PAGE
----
© German Archaeological Institute
Plan of South Stoa
The south hall was both the southern limit of the sanctuary of Olympia and its main entrance from the south. Situated outside the Altis enclosure, south of the bouleuterion, it was built at the same time as the Echo hall c. 360-350 BC, and remained in use for many centuries.

The hall, eighty metres long and thirteen and a half metres wide, was built of shell-limestone and raised on a marble platform. Facing south towards the Alpheios river, it had thirty-four Doric columns along the front and six at each side. In the middle of the fa?ade was a protruding portico, seven metres wide, with six Doric columns at the front and three at each side. The interior of the hall was divided longitudinally by a row of seventeen Corinthian columns.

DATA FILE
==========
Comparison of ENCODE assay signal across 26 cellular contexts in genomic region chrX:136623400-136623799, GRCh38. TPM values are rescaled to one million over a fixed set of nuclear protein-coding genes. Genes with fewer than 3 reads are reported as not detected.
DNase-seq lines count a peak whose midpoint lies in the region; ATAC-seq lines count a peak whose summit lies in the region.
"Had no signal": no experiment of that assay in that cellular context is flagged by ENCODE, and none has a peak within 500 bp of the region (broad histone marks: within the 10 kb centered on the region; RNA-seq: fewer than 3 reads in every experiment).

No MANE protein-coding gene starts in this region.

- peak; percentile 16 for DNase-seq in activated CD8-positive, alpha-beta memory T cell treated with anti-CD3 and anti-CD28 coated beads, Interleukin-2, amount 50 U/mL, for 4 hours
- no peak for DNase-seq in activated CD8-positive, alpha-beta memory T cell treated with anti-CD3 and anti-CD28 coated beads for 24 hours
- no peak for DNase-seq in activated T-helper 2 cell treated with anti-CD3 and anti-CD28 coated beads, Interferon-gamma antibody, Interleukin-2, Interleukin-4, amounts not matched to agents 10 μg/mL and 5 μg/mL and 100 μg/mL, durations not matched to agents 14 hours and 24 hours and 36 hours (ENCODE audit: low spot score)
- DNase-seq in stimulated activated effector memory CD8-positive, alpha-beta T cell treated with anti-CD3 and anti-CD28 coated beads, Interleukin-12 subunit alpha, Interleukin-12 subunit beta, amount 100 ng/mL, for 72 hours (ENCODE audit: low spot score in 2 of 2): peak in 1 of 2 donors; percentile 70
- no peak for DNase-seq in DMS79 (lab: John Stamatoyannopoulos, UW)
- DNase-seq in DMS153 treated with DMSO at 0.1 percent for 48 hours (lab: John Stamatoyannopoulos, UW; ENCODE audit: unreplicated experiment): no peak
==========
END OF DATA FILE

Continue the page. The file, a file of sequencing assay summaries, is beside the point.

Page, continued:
The hall was only partially investigated and its west side remains unexcavated. Recent cleaning, however, has revealed the hall's ground plan in its entirety.
Olympia Vikatou, archaeologist